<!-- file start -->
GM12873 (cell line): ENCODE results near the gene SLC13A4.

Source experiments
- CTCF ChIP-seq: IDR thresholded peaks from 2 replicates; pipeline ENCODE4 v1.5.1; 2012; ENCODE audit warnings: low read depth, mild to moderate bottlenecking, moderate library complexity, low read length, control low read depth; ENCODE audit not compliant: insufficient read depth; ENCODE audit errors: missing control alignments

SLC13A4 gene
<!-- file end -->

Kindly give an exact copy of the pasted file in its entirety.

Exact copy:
GM12873 (cell line): ENCODE results near the gene SLC13A4.

Source experiments
- CTCF ChIP-seq: IDR thresholded peaks from 2 replicates; pipeline ENCODE4 v1.5.1; 2012; ENCODE audit warnings: low read depth, mild to moderate bottlenecking, moderate library complexity, low read length, control low read depth; ENCODE audit not compliant: insufficient read depth; ENCODE audit errors: missing control alignments

SLC13A4 gene